|Carrie MacLemore (Heather); Megalyn Echikuwoke (Rose); Greta Gerwig (Violet);|
Analeigh Tipton (Lily) and Adam Brody (Charlie) in Whit Stillman's
charming DAMSELS IN DISTRESS.
In recent years, the Surprise Film at the London Film Fest has swung between the uncontroversially superb (THE WRESTLER) to the uncontroversially bad (CAPITALISM: A LOVE STORY) to the boringly undiscussed (BRIGHTON ROCK). But with this year's selection, the Festival's Artistic Director, Sandra Hebron, threw a stick of dynamite into the audience. Her valedictory choice, DAMSELS IN DISTRESS, is like the cinematic equivalent of Marmite - you either love it or you hate it. And, dear readers, I absolutely adored it! It's a movie with a very particular visual style, and a very particular type of dialogue - but its concerns are relatable, touching and occasionally hilarious. I simply floated out of the screening, and to my mind, this is the *real* stand-out feel-good movie of the festival, even surpassing THE ARTIST. I defy anyone who has seen it not to have a wry smile when thinking about Cathars, to introduce the phrase "player-operator" to their vocabulary, or to try The Sambola. This is simply a hands-down wonderful movie that is an absolute delight to watch. Not to mention the fact that it's a worthy successor to Whit Stillman's iconic early 1990s flick, METROPOLITAN, and the Sally Fowler Rat Pack.
What's the movie about? Stuff everyone can relate to. It's about going to college and trying to reinvent yourself. It's about deciding what kind of person you want to be - what ideals you want to pursue - and how to cope with sharky boyfriends, frat-house idiots, bad break-ups, and what happens when the person on whom you have a crush likes your best friend instead. It's about how good friends can get you out of an emotional tailspin. And it's fundamentally an uplifting tale of good friends trouncing the mean blues - and how simple things like a wonderful song or a dance craze can make a big difference. Yes it's earnest, yes it's sunny, but it also doesn't shy away from some really serious stuff - handled with a light-touch and comedic air that belies their truth - towit, the "Cathar" incident.....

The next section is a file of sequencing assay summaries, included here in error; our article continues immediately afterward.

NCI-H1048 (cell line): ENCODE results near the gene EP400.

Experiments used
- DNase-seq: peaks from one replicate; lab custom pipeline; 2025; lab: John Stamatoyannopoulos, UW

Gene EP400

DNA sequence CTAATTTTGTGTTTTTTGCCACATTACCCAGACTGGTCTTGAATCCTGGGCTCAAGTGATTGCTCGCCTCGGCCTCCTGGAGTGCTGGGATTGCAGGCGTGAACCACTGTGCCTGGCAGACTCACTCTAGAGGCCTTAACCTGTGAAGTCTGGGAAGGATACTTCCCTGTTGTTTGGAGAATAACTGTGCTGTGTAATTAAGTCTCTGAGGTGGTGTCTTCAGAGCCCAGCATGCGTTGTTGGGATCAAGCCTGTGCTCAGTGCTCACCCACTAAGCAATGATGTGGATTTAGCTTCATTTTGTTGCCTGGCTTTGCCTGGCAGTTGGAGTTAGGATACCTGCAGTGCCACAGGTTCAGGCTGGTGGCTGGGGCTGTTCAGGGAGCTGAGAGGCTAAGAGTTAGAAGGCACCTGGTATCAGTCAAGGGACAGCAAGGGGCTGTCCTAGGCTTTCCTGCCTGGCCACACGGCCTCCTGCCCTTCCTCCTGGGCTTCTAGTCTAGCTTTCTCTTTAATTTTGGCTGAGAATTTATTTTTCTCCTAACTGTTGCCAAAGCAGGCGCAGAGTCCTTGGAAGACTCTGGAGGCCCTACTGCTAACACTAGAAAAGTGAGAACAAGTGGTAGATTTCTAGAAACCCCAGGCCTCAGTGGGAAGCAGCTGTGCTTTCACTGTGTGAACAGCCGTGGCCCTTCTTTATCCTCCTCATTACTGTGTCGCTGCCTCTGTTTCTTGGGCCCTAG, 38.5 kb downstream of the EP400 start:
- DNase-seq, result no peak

I simply loved the casting. Greta Gerwig (GREENBERG) is simply charming as "Violet", the emotionally fragile, but outwardly self-assured leader of the group of girls who see their mission as civilising the male-dominated great books college that they attend. As Lily, Analeigh Tipton (CRAZY, STUPID LOVE) perfectly captures the way in which new kids try on a new group of friends before having the self-confidence to pull back. In the smaller roles, Megalyn Echikunwoke (CSI MIAMI) steals scenes as Rose, with her deliberately cod English accent and catchphrase about "player-operators". By contrast, Carrie MacLemore, as Heather, is rather short-changed. And before you think this is an entirely female affair, be assured that the guys garner plenty of laughs too, particularly Billy Magnussen's hilarious dumb frat-boy, Thor. But even more than the performances and the classically deliberate, almost archaic, and yet bitingly acerbic Whit Stillman dialogue, I just loved the look of the film. All crumbling college buildings, pastel pretty dresses and sunlit dance routines in gardens.
I'm not denying that DAMSELS IN DISTRESS is a very unique and particular movie. I can't deny that it's unique look, dialogue and style will be anathema to many a mainstream audience member, and particularly men. But for anyone who delights in the quirky, unique Stillman style, this movie is a welcome return to our screens. For anyone who welcomes a darkly comic look at universally relatable material, DAMSELS IN DISTRESS is a pure delight.
DAMSELS IN DISTRESS played Toronto and London 2011. It does not have a commercial release date yet.